I was instantly drawn to your work. Your female subjects intrigue me and I feel like each has their own amazing story to tell. Why do you choose women as your predominant subject matter and what inspires you to create?
I just gravitate towards painting female characters when I’m trying to convey the way that I feel, and my paintings are somewhat of a visual interpretation of what it is that I’m feeling at a certain moment. It’s inspired by the environment, things that I see and experience in my everyday life. Such as music and fashion, what I see on television, movies, and the various forms of media, the people that surround me, my dreams, my reality, and the memories I have of my past. That sort of stuff.
You had an intersting childhood. Can you tell me how that has made you grow as an artist?
It was sort of interesting growing up as a pastor’s kid. I remember for a brief time, I lived in a small attachment to a hillside church. It was boring most of the time, but during the weekdays, the hillside chapel became a dim and empty space, where I would run around with imaginary friends. It allowed me to explore my imagination as a kid. And now, that chapel has become a permanent fixture in my creative mind, where I construct, develop, and store works in progress before they ever meet a sketch-pad.
You formally studied art as a career but went in a completely different direction with your career. How did you find your way back to art?
To be honest, I’m really not sure how I found my way back to art. After high school, I attended the Art Center College of Design, in Pasadena, California. It’s where I developed my technical skills to create art. But, after I graduated and started making art for a living, I felt somewhat underdeveloped as an artist. I felt that I needed to absorb other things in life. To make a long story short, I became a respiratory therapist, and worked several years in that field, before I resumed working again as a full-time artist. I guess, that I just felt, that the time was right for me to go back to art.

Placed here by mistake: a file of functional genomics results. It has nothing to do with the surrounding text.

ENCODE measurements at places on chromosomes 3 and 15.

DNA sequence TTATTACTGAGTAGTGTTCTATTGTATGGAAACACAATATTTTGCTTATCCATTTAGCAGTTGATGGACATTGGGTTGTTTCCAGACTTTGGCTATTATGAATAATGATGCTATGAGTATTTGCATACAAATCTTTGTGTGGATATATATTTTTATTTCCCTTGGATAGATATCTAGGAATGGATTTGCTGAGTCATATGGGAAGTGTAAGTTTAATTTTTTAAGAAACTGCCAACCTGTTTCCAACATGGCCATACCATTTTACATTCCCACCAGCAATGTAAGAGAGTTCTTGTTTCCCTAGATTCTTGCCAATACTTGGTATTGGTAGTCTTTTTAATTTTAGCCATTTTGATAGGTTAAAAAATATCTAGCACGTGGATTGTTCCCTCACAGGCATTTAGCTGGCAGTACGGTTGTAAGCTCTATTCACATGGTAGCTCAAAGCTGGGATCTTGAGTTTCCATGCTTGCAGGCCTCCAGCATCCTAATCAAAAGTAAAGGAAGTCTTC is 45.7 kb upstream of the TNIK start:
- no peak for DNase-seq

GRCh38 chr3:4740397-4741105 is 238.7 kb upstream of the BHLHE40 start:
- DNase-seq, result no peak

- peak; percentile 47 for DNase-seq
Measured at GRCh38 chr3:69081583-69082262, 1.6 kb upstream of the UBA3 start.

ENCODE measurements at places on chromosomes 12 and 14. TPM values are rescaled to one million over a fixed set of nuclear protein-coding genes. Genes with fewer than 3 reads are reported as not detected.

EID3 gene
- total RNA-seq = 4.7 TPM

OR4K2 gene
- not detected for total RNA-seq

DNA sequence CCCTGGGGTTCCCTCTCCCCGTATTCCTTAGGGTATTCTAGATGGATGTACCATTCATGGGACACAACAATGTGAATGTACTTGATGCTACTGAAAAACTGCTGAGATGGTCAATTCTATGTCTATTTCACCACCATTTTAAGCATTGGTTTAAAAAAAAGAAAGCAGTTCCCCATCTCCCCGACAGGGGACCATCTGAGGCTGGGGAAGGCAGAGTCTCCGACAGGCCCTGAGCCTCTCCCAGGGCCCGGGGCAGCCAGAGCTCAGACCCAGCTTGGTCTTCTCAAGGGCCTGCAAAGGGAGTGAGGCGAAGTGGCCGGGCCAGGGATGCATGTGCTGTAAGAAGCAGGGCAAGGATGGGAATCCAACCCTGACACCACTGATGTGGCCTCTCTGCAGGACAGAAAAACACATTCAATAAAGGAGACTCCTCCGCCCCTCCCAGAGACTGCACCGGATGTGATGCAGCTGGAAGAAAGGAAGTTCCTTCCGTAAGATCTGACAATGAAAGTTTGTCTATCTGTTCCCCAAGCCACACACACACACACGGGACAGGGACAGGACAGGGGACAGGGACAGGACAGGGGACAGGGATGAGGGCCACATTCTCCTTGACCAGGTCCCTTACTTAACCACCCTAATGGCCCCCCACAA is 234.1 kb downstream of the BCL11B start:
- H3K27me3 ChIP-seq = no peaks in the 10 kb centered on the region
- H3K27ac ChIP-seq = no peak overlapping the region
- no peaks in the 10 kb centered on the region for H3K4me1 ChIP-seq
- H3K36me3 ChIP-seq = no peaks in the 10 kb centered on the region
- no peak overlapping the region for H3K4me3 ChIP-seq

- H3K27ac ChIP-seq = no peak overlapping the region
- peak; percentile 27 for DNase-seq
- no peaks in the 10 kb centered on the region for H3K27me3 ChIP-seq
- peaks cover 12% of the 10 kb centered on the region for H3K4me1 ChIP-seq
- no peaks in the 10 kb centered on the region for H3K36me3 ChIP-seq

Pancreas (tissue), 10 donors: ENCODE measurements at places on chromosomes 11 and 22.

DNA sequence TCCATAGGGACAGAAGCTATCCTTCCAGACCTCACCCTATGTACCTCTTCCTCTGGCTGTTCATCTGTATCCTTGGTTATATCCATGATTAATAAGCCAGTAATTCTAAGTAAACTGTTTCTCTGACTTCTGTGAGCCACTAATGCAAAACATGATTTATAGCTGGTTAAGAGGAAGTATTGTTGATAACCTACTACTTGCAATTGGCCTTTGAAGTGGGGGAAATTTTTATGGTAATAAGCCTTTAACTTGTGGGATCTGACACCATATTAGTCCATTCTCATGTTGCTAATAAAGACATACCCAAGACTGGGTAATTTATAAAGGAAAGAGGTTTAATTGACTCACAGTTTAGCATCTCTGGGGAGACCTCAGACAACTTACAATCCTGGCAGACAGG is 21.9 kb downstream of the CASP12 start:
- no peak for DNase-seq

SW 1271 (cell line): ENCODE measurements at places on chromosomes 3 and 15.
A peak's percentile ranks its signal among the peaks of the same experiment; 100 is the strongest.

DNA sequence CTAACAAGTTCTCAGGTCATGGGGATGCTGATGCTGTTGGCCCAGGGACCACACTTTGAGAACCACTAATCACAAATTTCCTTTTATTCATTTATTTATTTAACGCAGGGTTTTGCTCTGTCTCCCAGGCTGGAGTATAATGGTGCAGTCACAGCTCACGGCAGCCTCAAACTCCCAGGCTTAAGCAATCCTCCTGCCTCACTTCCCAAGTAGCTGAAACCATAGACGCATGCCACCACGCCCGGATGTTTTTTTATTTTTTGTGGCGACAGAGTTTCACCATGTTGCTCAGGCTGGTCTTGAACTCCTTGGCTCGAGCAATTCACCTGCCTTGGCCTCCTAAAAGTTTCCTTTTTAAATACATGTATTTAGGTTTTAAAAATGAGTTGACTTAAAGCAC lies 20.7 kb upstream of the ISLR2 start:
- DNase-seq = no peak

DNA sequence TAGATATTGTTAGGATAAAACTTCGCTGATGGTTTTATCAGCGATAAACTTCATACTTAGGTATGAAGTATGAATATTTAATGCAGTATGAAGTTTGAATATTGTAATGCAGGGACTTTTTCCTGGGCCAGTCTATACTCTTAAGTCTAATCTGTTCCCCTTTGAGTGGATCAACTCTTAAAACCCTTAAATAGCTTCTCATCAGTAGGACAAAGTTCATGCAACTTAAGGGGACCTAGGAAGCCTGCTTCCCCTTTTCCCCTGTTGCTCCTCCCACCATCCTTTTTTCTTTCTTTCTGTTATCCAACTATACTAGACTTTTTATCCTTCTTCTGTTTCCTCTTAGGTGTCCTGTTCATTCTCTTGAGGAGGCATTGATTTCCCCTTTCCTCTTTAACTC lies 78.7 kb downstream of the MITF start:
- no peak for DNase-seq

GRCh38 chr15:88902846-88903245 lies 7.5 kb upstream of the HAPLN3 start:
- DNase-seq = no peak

What is your typical creative process? What mediums do you prefer to use? Are there any mediums you would like to try in the future?
The creative process is pretty basic when it comes to technique. I usually start laying in the darks and work my way up to the highlights. Then I paint the whole piece over again in reverse, from highlights to the darks. Then back and forth. Over and over, until I achieve the look that I like. There’s a lot of things that happen in between that make it more of an intuitive process. The medium that I prefer to use is oils because it allows me to achieve the type of quality in my pieces that I like. I guess what I’m trying to say is, that I just like oils for some reason. It’s the medium that I’m most familiar and comfortable with. I have used other mediums and enjoy them too, especially mediums that relate to sculptural work.
What artists inspire you to create? Have you ever collaborated with other artists?
Many artists from the past and present inspire me to create. such as the Renaissance masters of the 16th and 17th century, the pop artists of the 60’s, and the modern day artists from all different types of disciplines, including musicians, writers, film-makers, photographers, and architects. Although I admire the works of many, I have never collaborated with anyone. So far, making art has been a lone journey.
What’s next for you? Do you have any upcoming projects you are excited about?
I just did the Beautiful Bizarre take over for May where I got to highlight my favorite works of art. It was very exciting!